• Matthew says:

      I don't think they're biased its just like some people don't use enough, which leads to getting Chopped for not using enough. Then if you use too much, it overpowers the other basket ingredients which leads to not tasting other ingredient which gets them Chopped. Also, the judges don't glare they give confused looks, which isn't rude or unprofessional.

  4. donna says:

    i like chopped just the way it is some of you people should try to judge or better yet try to compete

  5. MoHub says:

    I've always wanted to know whether the the contestants are allowed to scout the pantry and fridge—or at least given a floor plan—before the competition starts to get an idea of what's in there. Sometimes they seem to be really hunting for ingredients and tools, and other times, they seem to be able to go straight to what they need.

  6. Becky says:

    I don't think a blind taste test would be as exciting. The judges then wouldn't be able to observe and comment on the techniques and progression of the food being made, and we therefore would miss one of the most critical and entertaining aspects of the show. I love hearing them discuss the ingredients and how each contestant is using them or the tools and appliances in the kitchen. I also love seeing their expressions and reactions to what is going on with each contestant as they tackle each course.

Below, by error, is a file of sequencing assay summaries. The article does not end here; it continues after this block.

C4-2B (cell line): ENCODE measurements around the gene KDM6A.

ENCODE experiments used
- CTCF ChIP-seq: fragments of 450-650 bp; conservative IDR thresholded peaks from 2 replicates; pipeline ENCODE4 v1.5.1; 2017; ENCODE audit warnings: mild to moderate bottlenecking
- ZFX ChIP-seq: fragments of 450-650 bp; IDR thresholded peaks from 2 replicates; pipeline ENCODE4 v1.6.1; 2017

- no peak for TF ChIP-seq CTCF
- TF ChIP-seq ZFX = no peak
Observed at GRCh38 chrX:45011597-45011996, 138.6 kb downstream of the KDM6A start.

7. Christopher Cooper says:

    I enjoy watching Chopped and I can say it has enhanced my cooking techniques and knowledge of different foods that I wouldn't have ever tried or known about.

    • PJA says:

      I agree Christopher! I have never been to culinary school or even been interested in cooking better until I started watching Food Network and particularly, 'Chopped'. It has also enhanced my cooking techniques, made me more curious about ingredients and spices that go well together, helped me to multi-task better-just by watching the Chopped contestants. I am totally into trying new foods now and experiementing in the kitchen! Have had a lot of clunkers on experimentation but also have had some winners! I LOVE grilled kale now…would have never tried it if not for the cooking shows.

  8. Kathy S. says:

    I can imagine how the contestants must replay, in their heads, what they would make if given a second opportunity with those same 4 mystery ingredients. I'd love to see a program of just that! Invite the same 4 contestants back and give them the same ingredients, knowing that they've probably thought of dozens of options other than what they put on the plate the first time. 'Chopped Revisited'

  9. Leah says:

    I would love to see an episode where the judges have to cook and are judged by some of the past winners of Chopped.

  10. Crystal says:

    You show us detail of the pantry and various appliances. How about show the stove.
    Please! What kind of stove is that? and where can I find one?